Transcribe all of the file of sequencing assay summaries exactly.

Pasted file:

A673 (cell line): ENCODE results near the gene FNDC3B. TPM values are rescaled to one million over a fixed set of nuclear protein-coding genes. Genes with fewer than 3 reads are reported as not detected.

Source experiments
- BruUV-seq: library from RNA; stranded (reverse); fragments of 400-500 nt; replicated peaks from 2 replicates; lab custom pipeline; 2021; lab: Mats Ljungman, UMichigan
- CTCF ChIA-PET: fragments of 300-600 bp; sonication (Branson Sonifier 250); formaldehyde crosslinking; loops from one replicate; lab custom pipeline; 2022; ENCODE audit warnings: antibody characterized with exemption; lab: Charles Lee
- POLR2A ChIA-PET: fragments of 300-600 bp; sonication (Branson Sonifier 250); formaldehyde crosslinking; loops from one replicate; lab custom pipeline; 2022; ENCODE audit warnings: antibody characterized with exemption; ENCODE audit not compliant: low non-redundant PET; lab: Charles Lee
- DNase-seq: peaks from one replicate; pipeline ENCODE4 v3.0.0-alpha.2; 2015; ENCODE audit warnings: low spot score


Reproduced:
A673 (cell line): ENCODE results near the gene FNDC3B. TPM values are rescaled to one million over a fixed set of nuclear protein-coding genes. Genes with fewer than 3 reads are reported as not detected.

Source experiments
- BruUV-seq: library from RNA; stranded (reverse); fragments of 400-500 nt; replicated peaks from 2 replicates; lab custom pipeline; 2021; lab: Mats Ljungman, UMichigan
- CTCF ChIA-PET: fragments of 300-600 bp; sonication (Branson Sonifier 250); formaldehyde crosslinking; loops from one replicate; lab custom pipeline; 2022; ENCODE audit warnings: antibody characterized with exemption; lab: Charles Lee
- POLR2A ChIA-PET: fragments of 300-600 bp; sonication (Branson Sonifier 250); formaldehyde crosslinking; loops from one replicate; lab custom pipeline; 2022; ENCODE audit warnings: antibody characterized with exemption; ENCODE audit not compliant: low non-redundant PET; lab: Charles Lee
- DNase-seq: peaks from one replicate; pipeline ENCODE4 v3.0.0-alpha.2; 2015; ENCODE audit warnings: low spot score